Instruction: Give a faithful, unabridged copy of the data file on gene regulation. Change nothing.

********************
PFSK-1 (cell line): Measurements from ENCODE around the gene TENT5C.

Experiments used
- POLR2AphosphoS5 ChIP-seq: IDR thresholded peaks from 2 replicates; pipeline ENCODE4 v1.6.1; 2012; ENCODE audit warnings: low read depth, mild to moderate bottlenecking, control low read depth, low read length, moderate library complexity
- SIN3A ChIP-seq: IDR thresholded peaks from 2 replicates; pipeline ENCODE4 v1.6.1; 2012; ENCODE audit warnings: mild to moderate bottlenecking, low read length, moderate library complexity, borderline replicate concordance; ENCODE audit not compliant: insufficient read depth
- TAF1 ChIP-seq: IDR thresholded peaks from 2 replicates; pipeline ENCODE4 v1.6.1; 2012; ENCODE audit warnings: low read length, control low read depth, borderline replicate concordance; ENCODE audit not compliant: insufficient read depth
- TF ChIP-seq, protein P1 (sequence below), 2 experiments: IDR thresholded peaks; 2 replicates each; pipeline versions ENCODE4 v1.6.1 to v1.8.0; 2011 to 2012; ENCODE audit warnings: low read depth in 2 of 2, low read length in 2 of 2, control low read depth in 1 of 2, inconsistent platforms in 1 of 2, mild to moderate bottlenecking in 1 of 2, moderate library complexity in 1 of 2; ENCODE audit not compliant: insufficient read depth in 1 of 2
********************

PFSK-1 (cell line): Measurements from ENCODE around the gene TENT5C.

Experiments used
- POLR2AphosphoS5 ChIP-seq: IDR thresholded peaks from 2 replicates; pipeline ENCODE4 v1.6.1; 2012; ENCODE audit warnings: low read depth, mild to moderate bottlenecking, control low read depth, low read length, moderate library complexity
- SIN3A ChIP-seq: IDR thresholded peaks from 2 replicates; pipeline ENCODE4 v1.6.1; 2012; ENCODE audit warnings: mild to moderate bottlenecking, low read length, moderate library complexity, borderline replicate concordance; ENCODE audit not compliant: insufficient read depth
- TAF1 ChIP-seq: IDR thresholded peaks from 2 replicates; pipeline ENCODE4 v1.6.1; 2012; ENCODE audit warnings: low read length, control low read depth, borderline replicate concordance; ENCODE audit not compliant: insufficient read depth
- TF ChIP-seq, protein P1 (sequence below), 2 experiments: IDR thresholded peaks; 2 replicates each; pipeline versions ENCODE4 v1.6.1 to v1.8.0; 2011 to 2012; ENCODE audit warnings: low read depth in 2 of 2, low read length in 2 of 2, control low read depth in 1 of 2, inconsistent platforms in 1 of 2, mild to moderate bottlenecking in 1 of 2, moderate library complexity in 1 of 2; ENCODE audit not compliant: insufficient read depth in 1 of 2